Finding America

Me and Tarah

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Though Britain is famous for its sense of humo(u)r and has churned out countless internationally successful comedies - including Monty Python, Fawlty Towers and Are You Being Served? - there are scores of uniquely British comedy gems that, for whatever reason, got Lost In The Pond. Perhaps certain shows weren't marketed for American audiences or maybe some of them were simply "too British". Here are 5 comedies that should have been big hits in the USA.

1. I'm Alan Partridge
My favourite comedy show of all time, I'm Alan Partridge arguably offered a great deal of inspiration for Ricky Gervais' David Brent character in The Office. Even today, when mockumentaries such as Curb Your Enthusiasm are still very popular state-side, I often find it surprising that a "fly-on-the-wall" feature about a failed television presenter would fail to see the light of day in America. While the program - which was hugely successful on BBC television - does contain very specific British references (including repeated mentions of Alan's hometown and allusions to various b-list celebrities), many of its themes - as with The Office - remain very universal and timely.

Note: An Alan Partridge Movie is set for release in August 2013.

2. Blackadder
Written by Rowan Atkinson (known in the USA for Mr. Bean) and Richard Curtis (Four Weddings..., Love Actually), the Blackadder series has only ever achieved moderate success in the United States, with occasional airtime on BBC America. Containing four different series (seasons), Blackadder brilliantly lampoons various periods in history, including the Elizabethan and Regency periods, as well as World War I, while its title character - played with impeccable timing by Atkinson - sardonically defies the various authority figures under whom he serves. Given its highly talented cast and inspired punchlines, it is a shame it never entered the American popular culture pscyche. Perhaps if the plot had centered around American history, things would have been a little different.

Note: Hugh Laurie (known for portraying Dr. House) played various roles throughout the series.

3. Brasseye
Often regarded as "controversial" by the British media, Brasseye was a surreal British satire that - through its presenter and creator, Chris Morris - parodied news and social watchdog programs of the 1990s. Famously duping celebrities into debating the most ridiculous subject matter (such as whether it is morally permissible to smoke cannabis through a dog), the show came to national attention in 2001 after airing a brilliant episode satirising media attitudes toward paedophilia (vs. pedophilia). It has been said that Brasseye may have been too "edgy" for Americans, but those I have shown it to have considered the show an utter revelation, citing its ridiculously long advert outros, its uncanny resemblance to actual current affairs programs and its fine attention to detail.

Note: Chris Morris appeared in the IT Crowd as Denholm Reynholm.

4. Father Ted 
In a country which statistically has more Catholic people than Britain has British people, you'd think America would have welcomed Father Ted - a sitcom about a group of Irish priests living on Craggy Island - with open arms. Running from 1995-98, Father Ted was a surreal comedy that adopted a firmly tongue-in-cheek view of the Catholic Church and the general everyday life of a priest. For whatever reason, though - be it a relative lack of state-side marketing or a potential backlash from religious groups - Father Ted is rarely ever referenced in the U.S.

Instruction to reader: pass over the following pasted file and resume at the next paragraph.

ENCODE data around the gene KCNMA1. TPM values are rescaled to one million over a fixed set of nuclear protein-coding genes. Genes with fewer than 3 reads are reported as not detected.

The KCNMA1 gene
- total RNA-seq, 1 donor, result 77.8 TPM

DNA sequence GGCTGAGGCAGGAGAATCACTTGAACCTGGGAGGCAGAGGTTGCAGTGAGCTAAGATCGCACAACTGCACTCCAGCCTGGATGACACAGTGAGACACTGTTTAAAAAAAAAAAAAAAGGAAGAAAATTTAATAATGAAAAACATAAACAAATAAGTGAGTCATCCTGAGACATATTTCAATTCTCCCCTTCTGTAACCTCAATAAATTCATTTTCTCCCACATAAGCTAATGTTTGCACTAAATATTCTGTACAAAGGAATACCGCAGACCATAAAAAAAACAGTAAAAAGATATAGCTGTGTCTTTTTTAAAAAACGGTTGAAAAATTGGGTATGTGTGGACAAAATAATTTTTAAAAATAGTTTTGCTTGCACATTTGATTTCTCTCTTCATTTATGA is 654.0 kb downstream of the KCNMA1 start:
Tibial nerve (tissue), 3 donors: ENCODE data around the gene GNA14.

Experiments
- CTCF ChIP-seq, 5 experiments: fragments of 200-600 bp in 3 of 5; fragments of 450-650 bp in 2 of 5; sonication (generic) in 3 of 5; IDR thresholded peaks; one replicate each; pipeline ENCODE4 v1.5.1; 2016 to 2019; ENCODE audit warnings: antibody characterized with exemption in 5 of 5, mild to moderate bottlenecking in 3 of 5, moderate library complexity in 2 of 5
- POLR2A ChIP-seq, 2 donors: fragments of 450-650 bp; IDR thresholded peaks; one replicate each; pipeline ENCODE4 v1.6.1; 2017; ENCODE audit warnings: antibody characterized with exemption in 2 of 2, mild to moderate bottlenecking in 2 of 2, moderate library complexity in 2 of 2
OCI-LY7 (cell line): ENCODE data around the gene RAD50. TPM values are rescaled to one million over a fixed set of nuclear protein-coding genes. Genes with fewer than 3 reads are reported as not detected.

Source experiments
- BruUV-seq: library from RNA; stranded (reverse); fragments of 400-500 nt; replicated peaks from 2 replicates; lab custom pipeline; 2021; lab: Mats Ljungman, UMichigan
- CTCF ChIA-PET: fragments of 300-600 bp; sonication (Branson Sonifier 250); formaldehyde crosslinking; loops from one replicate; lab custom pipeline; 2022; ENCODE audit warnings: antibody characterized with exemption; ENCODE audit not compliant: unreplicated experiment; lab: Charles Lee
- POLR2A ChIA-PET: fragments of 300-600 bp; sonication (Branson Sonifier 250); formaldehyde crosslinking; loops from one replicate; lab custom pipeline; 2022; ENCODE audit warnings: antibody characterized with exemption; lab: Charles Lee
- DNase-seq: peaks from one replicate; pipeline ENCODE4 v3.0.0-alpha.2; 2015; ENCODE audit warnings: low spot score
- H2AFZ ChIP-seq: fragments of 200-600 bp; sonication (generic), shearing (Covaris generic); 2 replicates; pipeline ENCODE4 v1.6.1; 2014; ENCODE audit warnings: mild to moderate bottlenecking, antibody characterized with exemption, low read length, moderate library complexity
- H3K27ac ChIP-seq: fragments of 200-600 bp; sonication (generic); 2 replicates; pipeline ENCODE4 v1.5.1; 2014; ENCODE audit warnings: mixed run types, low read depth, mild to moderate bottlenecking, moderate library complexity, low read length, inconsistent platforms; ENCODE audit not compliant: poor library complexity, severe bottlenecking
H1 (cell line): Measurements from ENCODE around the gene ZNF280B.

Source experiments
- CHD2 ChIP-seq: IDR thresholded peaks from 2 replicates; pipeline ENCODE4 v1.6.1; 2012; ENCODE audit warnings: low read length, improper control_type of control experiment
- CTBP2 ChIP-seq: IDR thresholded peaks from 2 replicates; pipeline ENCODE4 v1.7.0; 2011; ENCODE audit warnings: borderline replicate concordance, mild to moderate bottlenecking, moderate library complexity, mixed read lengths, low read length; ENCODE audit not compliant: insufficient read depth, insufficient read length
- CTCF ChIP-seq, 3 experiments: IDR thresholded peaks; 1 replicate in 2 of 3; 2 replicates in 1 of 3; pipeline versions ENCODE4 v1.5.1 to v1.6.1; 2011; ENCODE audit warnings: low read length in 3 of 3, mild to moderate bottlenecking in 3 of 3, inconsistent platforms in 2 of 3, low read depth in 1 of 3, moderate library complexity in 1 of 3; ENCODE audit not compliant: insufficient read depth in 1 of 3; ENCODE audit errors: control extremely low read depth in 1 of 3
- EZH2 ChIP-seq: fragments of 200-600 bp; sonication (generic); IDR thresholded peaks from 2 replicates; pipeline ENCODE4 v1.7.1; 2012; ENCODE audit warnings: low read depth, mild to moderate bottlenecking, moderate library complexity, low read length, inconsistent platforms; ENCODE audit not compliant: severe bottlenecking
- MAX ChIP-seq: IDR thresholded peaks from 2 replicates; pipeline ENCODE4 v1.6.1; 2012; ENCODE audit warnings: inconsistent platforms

Note: Dermot Morgan, who played the show's title role, died from a heart attack shortly after filming was complete on a third season.

5. Spaced 
Produced by the creative team that brought you Shawn Of The Dead, Spaced should, quite simply, have been a monumental hit in The United States. Featuring Simon Pegg and Jessica Stevenson, the show is more or less an early blueprint for Shawn Of The Dead, with frequent references to American cult classic movies throughout. With its quick-fire editing and referential nods, the film may have garnered wider success this side of The Pond had the US DVD been launched - as planned - during the height of Shawn of the Dead mania. As it was, the DVD didn't hit shopping stores in the USA for another 3 years after this.

Note: a pilot episode for an American version of Spaced was filmed, with the show being canceled following generally poor reviews. 

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  1. I love all the comedies above although I've never heard of Brasseye. Alan Partridge....what can I say....the constuction of that character is so brilliant words almost fail me. Can't wait to see the movie in which he looks 6 months pregant and has dyed his hair black with Grecian 2000.

    One of the most mysterious things in the world is why the UK 'comedy' called Coupling which was the biggest pile of um, crap ever made - not funny, not entertaining, just a bunch of forced laughter - was then made as a US version and thankfully someone saw the light as it was cancelled after 4 episodes. Can Coupling even be considered a comedy as it is so unfunny?

  2. Emma, I couldn't agree more. Coupling was, to put it diplomatically, not may favo(u)rite comedy in the world. It's up there with "Two Pints of Lager and A Packet of Crisps" as being the most overrated British comedy of the last 15 years. Of course, if a U.S. version of the latter was made it would have to be renamed "2 Glasses of Beer and a Bag of Potato Chips". Either way, dire comedy.

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  3. "A Bit of Fry and Laurie" surely should also have been popularized in the States at some point during the 2000s to capitalize on the popularity of House, MD. Thank goodness for Netflix.


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